New Pennsylvania law allows fire companies to keep more fundraiser money

Pennsylvania

HARRISBURG, Pa. (WHTM) – Volunteer fire companies will be able to keep more of the money they bring in during chicken barbecues, pancake breakfasts and other fundraisers under a new Pennsylvania law.

Senate Bill 83, introduced by state Sen. Scott Martin (R-Lancaster), was signed by Gov. Tom Wolf on Friday and goes into effect beginning on January 1, 2020.

The legislation exempts volunteer fire companies from paying sales tax on food and drinks sold during fundraising events.

Under previous law, volunteer fire companies paid the sales tax on all prepared food sales during fundraisers.

Martin says exempting fire company events from the sales tax would mirror the approach the state takes toward similar fundraising efforts, such as school sports booster clubs.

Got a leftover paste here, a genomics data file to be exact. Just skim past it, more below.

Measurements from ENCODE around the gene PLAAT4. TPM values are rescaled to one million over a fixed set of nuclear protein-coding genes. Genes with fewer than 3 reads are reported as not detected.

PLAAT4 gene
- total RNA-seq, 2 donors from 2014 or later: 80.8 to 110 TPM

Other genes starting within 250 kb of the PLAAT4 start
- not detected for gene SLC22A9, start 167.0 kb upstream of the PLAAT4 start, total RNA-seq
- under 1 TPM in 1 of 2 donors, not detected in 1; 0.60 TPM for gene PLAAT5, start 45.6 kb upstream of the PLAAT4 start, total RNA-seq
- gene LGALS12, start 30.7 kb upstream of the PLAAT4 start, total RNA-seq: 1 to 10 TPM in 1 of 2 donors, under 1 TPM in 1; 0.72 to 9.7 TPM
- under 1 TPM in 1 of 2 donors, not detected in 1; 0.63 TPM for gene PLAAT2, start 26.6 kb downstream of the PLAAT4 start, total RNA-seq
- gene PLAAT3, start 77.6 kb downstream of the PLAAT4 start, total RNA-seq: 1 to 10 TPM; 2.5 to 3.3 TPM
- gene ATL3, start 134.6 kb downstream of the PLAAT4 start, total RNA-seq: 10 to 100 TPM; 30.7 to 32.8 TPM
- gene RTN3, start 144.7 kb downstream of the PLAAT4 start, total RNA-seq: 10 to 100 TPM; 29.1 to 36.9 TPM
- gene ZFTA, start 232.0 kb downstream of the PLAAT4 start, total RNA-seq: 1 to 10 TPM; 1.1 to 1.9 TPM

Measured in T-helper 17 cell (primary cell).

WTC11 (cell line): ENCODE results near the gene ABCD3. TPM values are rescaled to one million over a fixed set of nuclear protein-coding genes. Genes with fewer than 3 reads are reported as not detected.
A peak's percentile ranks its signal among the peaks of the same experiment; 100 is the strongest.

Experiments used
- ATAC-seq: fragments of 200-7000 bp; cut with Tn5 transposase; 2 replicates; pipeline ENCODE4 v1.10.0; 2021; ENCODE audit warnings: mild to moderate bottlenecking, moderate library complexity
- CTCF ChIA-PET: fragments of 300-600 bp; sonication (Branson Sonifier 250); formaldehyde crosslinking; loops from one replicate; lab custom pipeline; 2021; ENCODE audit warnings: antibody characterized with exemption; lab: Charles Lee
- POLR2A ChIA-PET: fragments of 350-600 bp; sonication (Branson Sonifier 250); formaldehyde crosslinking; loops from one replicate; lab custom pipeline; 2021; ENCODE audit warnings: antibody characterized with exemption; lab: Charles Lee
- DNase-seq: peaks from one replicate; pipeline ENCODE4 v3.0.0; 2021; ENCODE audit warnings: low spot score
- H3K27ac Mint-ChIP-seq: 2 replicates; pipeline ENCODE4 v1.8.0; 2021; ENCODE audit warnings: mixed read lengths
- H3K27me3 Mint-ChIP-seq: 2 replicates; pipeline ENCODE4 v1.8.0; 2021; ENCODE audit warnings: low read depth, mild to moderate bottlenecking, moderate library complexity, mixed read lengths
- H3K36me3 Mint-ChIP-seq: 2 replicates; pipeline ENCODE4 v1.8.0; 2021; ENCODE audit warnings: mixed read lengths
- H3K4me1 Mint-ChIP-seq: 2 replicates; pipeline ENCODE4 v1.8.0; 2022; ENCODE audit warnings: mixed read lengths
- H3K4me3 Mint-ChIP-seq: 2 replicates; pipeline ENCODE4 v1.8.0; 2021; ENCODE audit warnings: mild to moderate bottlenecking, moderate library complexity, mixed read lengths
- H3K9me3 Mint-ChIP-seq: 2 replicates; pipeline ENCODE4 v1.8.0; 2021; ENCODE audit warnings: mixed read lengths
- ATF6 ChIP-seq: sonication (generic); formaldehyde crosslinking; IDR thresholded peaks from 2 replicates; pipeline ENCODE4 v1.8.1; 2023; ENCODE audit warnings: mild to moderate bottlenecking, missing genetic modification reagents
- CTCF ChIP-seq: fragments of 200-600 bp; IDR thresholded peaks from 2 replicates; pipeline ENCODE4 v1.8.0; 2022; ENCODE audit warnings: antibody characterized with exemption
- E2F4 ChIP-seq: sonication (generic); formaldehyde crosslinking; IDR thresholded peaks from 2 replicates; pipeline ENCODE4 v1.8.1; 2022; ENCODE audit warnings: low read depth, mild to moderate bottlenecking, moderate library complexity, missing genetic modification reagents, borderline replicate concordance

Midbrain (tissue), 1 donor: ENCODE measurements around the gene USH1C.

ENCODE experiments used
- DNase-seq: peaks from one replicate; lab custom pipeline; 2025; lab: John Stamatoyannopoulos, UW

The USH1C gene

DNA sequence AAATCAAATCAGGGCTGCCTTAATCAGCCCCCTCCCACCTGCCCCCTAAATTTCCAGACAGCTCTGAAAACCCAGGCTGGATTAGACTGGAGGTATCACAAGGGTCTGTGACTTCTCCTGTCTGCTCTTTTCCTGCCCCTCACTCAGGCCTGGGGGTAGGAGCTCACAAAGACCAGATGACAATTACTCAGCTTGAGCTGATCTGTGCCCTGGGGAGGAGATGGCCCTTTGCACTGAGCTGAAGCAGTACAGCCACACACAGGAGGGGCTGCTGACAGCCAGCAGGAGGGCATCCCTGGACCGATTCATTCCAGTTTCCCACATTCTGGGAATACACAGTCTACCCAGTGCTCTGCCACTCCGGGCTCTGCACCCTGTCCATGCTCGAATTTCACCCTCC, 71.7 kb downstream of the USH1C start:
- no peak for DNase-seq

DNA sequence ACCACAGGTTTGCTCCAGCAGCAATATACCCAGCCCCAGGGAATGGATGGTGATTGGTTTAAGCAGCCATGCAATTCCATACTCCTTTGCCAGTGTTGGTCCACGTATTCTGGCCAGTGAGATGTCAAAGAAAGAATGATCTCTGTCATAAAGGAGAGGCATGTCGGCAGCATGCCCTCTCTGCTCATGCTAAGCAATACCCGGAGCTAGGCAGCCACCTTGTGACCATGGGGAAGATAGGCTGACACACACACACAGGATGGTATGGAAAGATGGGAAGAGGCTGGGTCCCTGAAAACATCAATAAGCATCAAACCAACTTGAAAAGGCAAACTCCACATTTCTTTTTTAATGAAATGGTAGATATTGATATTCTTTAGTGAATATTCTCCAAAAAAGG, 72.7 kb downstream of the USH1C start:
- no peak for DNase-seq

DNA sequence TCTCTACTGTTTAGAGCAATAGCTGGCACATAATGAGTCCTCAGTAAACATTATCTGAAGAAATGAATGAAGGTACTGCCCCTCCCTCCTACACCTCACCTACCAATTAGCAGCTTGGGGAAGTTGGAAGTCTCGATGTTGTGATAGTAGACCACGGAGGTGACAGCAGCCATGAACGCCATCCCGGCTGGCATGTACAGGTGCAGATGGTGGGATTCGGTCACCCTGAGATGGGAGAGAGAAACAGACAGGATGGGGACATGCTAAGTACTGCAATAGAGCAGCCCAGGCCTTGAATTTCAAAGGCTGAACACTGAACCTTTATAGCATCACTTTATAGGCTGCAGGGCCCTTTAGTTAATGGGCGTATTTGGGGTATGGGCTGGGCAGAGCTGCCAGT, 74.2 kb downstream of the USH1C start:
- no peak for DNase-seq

“Some fire companies were forced to pay thousands of dollars in sales taxes to the state instead of being able to put that money to good use in acquiring the equipment and training they need to keep us safe,” Martin said in a statement. “I am thankful that this new law will help make their job a little easier by making sure they get to keep more of the money they raise instead of sending it to Harrisburg.”

Martin said the legislation was a priority for local fire companies because the cost of firefighting equipment and training continues to rise, while the number of volunteers continues to decline. He said on average, the cost of equipment increases by 4.5 percent every year.

In addition to the cost of equipment and training, a cancer preemption law passed in 2011 also placed additional financial burdens on fire companies, requiring them to raise even more money to meet their obligations, Martin said.

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